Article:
I am honored to have been asked to speak today. It is always a pleasure to come to the reunion and see old friends whom I haven't seen in a long time. I always find it interesting as well to see the large and growing group of people at the reunion whom I don't know. The fact that common ancestry brings together each year a group of people from different parts of the state and different walks of life is a credit not only to the original common ancestors, but to those family members who—over the years—have worked hard to keep the reunion a viable event.

A question that intrigues me, however, is this: Why do we come to the reunion? What do we get out of it? What are we seeking that draws us like a magnet to Bedias in the Spring of each year?
I believe there are several things about the reunion which cause us to come, not the least of which is the fine lunch which is always served. I also believe that much of what we learn and feel by coming to the reunion has a direct application to our daily lives in a world of people who do not happen to be members of the Bracewell family.

One obvious and important purpose of the reunion is the opportunity for fellowship with relatives and good friends. The sharings of a few hours, a meal, a few prayers, and a few songs, makes us feel closer to people we love and reminds us that there are others in our lives with whom we should be sharing similar moments.

In remembering the generations which have gone before us—and in welcoming the newborn into the family—the reunion gives us a sense of continuity, an understanding that we are both products of the past and creators of the future. In our larger family of mankind itself, we occupy similar role positions, and our family experience provides us with a sense of personal perspective as we think about our place and mission in the world.

By gathering on Sunday and worshiping together, we affirm a common belief in God. While we rejoice in the fact that a strong Christian faith has been a source of strength for our family, let us not forget that all creators of the world are children of God—all mankind created in his image and endowed with his love. This knowledge should also be a source of strength and a cause for rejoicing.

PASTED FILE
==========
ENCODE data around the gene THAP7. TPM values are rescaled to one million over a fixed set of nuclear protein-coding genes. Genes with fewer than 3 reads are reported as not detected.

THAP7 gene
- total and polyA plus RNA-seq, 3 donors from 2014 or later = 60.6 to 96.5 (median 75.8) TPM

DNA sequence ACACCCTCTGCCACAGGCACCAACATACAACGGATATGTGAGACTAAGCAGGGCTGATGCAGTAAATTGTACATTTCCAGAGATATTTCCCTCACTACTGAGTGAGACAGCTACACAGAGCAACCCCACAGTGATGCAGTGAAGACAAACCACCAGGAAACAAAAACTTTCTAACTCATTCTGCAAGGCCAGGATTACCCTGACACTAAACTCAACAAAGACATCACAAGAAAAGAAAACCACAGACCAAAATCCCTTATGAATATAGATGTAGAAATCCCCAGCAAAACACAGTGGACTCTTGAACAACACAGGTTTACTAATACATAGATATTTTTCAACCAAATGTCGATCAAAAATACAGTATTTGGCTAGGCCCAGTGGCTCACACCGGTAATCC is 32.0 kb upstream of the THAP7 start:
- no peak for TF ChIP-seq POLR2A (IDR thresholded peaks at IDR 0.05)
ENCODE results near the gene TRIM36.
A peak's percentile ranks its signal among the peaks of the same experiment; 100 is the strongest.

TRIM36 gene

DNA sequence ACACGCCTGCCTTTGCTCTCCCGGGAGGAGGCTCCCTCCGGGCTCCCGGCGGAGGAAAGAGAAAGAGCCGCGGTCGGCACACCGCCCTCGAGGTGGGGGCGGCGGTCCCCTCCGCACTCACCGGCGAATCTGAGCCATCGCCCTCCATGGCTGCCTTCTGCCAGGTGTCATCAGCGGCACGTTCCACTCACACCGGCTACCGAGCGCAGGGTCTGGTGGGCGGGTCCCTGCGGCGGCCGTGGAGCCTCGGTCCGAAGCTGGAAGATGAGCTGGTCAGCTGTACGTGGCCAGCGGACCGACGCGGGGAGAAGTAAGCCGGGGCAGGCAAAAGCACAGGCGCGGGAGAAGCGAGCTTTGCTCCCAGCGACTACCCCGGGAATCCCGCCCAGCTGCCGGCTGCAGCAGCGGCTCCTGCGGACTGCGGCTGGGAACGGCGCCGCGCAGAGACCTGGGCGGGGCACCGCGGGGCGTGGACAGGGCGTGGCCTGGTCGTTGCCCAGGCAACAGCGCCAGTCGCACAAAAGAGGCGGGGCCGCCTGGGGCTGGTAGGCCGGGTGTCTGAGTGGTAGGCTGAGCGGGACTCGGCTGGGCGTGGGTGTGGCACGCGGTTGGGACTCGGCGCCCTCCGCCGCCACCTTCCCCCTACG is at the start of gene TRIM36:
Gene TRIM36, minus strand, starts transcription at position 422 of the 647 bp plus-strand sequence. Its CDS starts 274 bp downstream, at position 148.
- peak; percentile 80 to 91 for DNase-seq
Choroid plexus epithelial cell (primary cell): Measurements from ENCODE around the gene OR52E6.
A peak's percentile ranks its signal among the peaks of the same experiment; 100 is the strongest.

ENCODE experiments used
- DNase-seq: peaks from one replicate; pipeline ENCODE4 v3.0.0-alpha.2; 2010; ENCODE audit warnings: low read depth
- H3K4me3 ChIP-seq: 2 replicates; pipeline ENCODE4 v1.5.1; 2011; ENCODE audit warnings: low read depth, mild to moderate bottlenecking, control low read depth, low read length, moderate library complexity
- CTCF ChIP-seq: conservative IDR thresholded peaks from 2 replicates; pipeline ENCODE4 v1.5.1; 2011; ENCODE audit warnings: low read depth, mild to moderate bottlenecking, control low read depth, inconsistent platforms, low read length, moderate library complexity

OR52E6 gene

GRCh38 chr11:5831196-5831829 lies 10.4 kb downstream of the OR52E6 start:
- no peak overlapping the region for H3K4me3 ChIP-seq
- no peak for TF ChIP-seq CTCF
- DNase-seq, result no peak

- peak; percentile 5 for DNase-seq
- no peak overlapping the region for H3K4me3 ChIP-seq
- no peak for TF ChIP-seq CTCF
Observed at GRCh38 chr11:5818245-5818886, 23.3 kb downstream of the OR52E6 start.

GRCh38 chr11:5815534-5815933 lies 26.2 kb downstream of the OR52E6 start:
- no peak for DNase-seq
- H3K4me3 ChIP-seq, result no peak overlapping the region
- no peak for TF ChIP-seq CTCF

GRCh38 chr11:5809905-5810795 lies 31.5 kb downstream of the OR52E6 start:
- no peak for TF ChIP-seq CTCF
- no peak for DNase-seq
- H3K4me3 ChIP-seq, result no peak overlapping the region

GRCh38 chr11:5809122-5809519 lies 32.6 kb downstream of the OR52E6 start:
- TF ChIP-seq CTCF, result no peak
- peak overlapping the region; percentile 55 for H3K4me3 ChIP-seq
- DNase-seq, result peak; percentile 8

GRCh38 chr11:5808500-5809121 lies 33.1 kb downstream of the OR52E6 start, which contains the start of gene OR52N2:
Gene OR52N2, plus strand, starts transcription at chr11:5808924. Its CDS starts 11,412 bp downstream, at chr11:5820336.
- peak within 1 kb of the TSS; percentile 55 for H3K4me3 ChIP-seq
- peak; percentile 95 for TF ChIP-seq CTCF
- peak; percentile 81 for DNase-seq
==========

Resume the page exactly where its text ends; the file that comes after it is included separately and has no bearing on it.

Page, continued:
In these years of the American Bicentennial, we are reminded of the national heritage which we share, and of the long history of the Bracewell family in the settlement of this country since its very inception. The reunion kindles in us our sense of patriotism, our desire to preserve and to improve our nation, its resources, its people, and its government—for our own and future generations.

Although our lives lead us in different directions, the reunion reminds us of family pride and family honor. What glorifies one of us—in some measure—glorifies us all. What saddens one of us, saddens us all. Our sharing of these feelings with one another presupposes mutual respect and a belief in the inherent dignity of other family members. To show respect for—and to see dignity in every human being—is what Christ demands of us when he says: "Inasmuch as ye have done it unto one of the least of these my brethren, ye have done it unto me." (Matthew 25:40)

Finally, I believe we seek in the reunion a sense of our own immortality. An ancient Greek proverb declares that: "It is not possible to step twice into the same river." We are continually made aware of the transitory nature of our lives and the fact that, once past, time can never be relived. We seek, as man has done throughout the ages, for a sense that we share in a life that is greater than ourselves, that a part of us lives on. By focusing on thoughts and beliefs which are shared by each of us here, which were shared by members of our family who have passed away and which we hope will be shared by descendants yet unborn, the reunion gives us that reassurance. By sensing that we share certain values and beliefs which are eternal, we begin to understand that only those parts of us which we share with others will extend beyond our lifetime.